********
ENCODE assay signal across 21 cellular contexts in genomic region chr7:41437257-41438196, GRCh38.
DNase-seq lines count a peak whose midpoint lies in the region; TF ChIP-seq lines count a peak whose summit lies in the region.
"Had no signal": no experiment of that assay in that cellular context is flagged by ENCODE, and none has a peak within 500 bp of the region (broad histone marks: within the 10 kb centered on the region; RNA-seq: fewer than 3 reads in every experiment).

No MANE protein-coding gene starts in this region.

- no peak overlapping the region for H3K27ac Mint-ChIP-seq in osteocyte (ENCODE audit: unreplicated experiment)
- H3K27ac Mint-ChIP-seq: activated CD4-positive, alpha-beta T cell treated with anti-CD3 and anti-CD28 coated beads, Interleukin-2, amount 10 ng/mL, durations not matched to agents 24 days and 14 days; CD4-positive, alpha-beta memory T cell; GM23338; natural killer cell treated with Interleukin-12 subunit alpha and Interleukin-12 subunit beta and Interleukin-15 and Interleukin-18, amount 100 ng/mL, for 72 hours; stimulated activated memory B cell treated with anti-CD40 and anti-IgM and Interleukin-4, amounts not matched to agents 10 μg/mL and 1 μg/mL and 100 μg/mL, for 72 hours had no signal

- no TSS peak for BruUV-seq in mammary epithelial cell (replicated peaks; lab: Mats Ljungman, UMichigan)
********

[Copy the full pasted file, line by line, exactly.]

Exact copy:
ENCODE assay signal across 21 cellular contexts in genomic region chr7:41437257-41438196, GRCh38.
DNase-seq lines count a peak whose midpoint lies in the region; TF ChIP-seq lines count a peak whose summit lies in the region.
"Had no signal": no experiment of that assay in that cellular context is flagged by ENCODE, and none has a peak within 500 bp of the region (broad histone marks: within the 10 kb centered on the region; RNA-seq: fewer than 3 reads in every experiment).

No MANE protein-coding gene starts in this region.

- no peak overlapping the region for H3K27ac Mint-ChIP-seq in osteocyte (ENCODE audit: unreplicated experiment)
- H3K27ac Mint-ChIP-seq: activated CD4-positive, alpha-beta T cell treated with anti-CD3 and anti-CD28 coated beads, Interleukin-2, amount 10 ng/mL, durations not matched to agents 24 days and 14 days; CD4-positive, alpha-beta memory T cell; GM23338; natural killer cell treated with Interleukin-12 subunit alpha and Interleukin-12 subunit beta and Interleukin-15 and Interleukin-18, amount 100 ng/mL, for 72 hours; stimulated activated memory B cell treated with anti-CD40 and anti-IgM and Interleukin-4, amounts not matched to agents 10 μg/mL and 1 μg/mL and 100 μg/mL, for 72 hours had no signal

- no TSS peak for BruUV-seq in mammary epithelial cell (replicated peaks; lab: Mats Ljungman, UMichigan)